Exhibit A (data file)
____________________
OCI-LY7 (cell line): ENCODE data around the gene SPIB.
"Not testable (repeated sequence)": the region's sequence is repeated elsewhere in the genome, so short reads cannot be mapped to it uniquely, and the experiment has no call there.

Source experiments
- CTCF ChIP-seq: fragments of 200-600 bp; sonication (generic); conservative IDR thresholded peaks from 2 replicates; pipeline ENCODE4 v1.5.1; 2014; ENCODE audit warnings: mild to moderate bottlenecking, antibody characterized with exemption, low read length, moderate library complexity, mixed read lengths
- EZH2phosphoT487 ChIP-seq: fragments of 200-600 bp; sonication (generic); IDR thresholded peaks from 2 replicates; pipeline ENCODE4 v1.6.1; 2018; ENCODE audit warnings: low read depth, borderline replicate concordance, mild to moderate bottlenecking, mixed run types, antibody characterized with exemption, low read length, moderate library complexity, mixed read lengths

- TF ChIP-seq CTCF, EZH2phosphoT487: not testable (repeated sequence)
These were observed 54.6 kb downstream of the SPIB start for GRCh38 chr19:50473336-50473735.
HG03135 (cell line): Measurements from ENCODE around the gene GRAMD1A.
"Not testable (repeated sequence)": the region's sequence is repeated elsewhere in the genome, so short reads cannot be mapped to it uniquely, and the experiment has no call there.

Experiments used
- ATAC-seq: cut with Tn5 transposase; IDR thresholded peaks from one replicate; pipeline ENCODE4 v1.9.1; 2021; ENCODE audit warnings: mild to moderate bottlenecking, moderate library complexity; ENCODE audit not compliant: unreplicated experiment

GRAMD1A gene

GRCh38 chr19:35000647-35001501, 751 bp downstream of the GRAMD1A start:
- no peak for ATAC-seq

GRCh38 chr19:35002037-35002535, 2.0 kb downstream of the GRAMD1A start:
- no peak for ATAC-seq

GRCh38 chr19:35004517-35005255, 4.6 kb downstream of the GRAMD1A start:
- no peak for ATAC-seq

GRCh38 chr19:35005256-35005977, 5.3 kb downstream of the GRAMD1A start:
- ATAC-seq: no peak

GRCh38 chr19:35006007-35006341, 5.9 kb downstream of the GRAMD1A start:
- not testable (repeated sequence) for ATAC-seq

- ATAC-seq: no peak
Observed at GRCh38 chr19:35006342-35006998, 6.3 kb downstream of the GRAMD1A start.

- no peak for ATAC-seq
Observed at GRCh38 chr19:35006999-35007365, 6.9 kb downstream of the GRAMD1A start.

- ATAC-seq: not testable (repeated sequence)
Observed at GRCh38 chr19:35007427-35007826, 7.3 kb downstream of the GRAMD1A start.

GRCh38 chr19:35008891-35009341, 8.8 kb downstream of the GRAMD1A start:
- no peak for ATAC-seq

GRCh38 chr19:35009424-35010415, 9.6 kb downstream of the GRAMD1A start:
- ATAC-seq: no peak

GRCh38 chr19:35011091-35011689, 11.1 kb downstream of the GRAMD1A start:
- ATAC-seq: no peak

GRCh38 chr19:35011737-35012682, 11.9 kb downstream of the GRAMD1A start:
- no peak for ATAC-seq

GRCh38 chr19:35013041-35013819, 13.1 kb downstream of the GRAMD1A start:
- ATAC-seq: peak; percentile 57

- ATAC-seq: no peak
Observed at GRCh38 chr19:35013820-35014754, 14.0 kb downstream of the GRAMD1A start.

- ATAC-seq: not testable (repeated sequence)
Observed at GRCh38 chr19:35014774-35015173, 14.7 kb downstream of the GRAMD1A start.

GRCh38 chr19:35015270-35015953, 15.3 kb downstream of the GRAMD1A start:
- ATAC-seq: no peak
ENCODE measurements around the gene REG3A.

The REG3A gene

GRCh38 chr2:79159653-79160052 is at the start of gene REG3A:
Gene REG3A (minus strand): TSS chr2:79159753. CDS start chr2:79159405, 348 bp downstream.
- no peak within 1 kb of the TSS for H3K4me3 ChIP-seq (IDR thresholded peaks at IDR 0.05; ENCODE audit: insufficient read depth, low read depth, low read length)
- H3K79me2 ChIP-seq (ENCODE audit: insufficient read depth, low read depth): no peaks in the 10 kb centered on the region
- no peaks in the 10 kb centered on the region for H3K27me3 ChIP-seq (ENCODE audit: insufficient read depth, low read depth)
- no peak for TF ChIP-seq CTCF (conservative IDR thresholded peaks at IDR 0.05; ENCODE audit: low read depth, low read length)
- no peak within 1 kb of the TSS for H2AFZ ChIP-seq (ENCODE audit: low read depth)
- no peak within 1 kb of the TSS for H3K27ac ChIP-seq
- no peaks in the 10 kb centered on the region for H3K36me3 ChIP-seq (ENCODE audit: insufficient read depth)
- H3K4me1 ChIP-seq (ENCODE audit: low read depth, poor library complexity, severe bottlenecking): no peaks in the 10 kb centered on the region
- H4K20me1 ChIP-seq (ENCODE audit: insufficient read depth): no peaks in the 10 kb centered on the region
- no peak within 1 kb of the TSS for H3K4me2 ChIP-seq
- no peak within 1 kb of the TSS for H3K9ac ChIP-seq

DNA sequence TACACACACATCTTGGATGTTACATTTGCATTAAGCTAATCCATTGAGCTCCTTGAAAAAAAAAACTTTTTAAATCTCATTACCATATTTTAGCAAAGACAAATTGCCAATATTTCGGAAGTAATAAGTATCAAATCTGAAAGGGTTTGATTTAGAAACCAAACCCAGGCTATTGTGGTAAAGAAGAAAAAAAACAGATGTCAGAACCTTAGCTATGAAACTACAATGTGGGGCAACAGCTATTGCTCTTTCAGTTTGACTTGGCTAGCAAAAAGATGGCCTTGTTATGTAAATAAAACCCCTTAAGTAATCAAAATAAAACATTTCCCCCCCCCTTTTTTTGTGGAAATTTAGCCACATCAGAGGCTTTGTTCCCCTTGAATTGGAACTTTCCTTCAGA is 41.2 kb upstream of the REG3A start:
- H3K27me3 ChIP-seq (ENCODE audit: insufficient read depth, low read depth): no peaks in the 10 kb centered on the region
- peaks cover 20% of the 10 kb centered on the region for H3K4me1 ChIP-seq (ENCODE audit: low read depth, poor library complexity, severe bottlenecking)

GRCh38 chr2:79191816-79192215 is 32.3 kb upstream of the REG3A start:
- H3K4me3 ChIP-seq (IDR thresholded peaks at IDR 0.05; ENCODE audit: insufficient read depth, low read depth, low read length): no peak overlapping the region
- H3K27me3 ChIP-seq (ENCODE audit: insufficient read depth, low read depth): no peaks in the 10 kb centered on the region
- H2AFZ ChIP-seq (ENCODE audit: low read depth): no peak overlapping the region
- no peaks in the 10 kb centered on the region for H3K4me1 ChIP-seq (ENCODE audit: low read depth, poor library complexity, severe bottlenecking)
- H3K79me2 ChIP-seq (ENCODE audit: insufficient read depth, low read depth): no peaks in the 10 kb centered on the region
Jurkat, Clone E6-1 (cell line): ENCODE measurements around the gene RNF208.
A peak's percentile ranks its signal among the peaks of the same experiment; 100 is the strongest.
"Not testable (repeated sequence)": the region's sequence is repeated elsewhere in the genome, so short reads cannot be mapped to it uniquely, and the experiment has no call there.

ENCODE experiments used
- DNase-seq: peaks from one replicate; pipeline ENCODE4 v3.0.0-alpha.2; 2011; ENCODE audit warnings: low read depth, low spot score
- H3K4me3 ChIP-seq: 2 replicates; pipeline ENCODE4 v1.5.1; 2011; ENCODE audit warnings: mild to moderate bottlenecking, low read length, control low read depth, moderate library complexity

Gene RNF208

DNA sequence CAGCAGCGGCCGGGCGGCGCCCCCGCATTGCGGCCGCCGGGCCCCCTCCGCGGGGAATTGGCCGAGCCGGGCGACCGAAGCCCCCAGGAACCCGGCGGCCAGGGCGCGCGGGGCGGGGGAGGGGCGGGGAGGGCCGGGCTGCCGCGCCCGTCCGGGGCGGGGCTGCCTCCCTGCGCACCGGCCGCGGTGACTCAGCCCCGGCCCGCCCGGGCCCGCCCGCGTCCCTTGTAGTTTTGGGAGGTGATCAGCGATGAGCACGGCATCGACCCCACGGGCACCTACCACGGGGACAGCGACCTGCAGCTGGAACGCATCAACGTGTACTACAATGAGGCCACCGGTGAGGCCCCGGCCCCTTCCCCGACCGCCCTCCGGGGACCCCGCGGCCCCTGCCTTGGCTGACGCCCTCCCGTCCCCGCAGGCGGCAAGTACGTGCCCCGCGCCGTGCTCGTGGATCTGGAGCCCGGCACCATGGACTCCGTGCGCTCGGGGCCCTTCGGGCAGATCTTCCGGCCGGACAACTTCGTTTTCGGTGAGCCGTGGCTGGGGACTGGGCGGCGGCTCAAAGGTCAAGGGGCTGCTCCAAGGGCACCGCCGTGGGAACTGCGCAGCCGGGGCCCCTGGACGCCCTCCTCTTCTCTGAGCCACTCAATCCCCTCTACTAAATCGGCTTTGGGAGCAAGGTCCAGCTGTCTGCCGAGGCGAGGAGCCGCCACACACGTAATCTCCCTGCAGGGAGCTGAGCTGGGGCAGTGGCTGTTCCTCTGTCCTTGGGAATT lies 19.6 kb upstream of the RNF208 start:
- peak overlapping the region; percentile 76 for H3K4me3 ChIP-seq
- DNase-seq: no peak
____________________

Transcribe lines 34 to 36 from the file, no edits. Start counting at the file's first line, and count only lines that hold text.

- ATAC-seq: no peak

GRCh38 chr19:35011737-35012682, 11.9 kb downstream of the GRAMD1A start:
- no peak for ATAC-seq